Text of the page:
Saturday, October 18, 2014
The New York Times is reporting today that Ferguson police officer Darren Wilson “told investigators two months ago that he was pinned in his vehicle and in fear for his life as he struggled over his gun with Mr. Brown according to government officials briefed on the federal civil rights investigation into the matter.”
He told them that Brown reached for his gun during a scuffle inside his police vehicle. Two shots were fired. The first shot hit Brown in the arm. The second shot missed.
Forensic testing has determined that Brown’s blood was found on the gun, Wilson’s uniform and the interior panel on the driver’s door.
Wilson claimed that Brown “punched and scratched him repeatedly leaving swelling on his face and cuts on his neck.”
Even if we assume that Wilson’s statement is true, that does not mean the subsequent shooting outside the vehicle was justified.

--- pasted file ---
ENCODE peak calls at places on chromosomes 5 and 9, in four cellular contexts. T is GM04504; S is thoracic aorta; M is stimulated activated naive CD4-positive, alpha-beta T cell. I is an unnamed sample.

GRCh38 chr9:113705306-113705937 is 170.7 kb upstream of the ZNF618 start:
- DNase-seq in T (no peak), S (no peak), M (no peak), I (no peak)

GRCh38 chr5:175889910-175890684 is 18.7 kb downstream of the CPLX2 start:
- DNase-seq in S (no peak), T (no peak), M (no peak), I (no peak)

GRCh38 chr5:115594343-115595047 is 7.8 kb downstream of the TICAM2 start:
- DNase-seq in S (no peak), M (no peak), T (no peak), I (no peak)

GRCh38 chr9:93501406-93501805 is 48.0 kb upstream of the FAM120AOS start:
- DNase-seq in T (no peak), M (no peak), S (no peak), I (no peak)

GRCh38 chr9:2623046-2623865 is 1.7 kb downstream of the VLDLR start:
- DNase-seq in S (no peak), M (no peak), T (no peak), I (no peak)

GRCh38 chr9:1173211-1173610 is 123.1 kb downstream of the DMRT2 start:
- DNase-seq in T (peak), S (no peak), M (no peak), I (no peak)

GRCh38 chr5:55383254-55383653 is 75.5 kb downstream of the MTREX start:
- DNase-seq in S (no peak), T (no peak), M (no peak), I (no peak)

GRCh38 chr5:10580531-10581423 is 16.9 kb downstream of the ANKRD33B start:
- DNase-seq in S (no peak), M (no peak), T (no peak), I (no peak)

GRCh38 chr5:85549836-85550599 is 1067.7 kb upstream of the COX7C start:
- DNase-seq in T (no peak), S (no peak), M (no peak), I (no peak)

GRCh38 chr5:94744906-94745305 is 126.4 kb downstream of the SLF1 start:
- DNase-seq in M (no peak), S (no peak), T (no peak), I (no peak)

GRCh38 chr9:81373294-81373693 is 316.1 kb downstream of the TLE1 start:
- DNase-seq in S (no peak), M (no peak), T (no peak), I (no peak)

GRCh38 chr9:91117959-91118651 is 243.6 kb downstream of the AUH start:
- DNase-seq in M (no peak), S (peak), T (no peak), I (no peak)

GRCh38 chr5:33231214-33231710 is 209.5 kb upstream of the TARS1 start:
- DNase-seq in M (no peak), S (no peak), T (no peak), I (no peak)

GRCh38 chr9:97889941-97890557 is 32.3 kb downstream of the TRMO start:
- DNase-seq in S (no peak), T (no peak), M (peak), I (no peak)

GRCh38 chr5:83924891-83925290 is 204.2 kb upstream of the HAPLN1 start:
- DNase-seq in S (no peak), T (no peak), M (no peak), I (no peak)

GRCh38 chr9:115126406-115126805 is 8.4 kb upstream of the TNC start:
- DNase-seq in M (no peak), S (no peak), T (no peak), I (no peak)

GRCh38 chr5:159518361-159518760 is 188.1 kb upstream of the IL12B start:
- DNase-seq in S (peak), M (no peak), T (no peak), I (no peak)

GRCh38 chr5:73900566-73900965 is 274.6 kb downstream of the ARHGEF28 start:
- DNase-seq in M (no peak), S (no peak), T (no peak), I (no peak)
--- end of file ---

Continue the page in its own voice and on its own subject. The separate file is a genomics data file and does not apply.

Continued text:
The applicable legal rule: a police officer may pursue a fleeing felon and shoot him, if he refuses to stop and the officer reasonably believes that he presents a danger to others. However, he cannot use deadly force, if the suspect stops and surrenders to his authority by raising his hands. If the suspect approaches him, he can only use deadly force, if he reasonably believes that he is in imminent danger of being killed or seriously injured.
The imminent-danger requirement is the key issue to resolving this case and the answer depends on their relative size, the distance between them, and how fast Brown was moving toward him as well as how he was moving (i.e., running toward the officer versus stumbling and falling forward after being shot).
The officer’s statement to the federal investigators does not answer these questions.
We know that Brown’s body was found 95 feet from the officer’s vehicle, not 35 feet as claimed by the police chief.
Independent eyewitnesses have described an execution, so I see no reason why the grand jury has not indicted Darren Wilson for murder.
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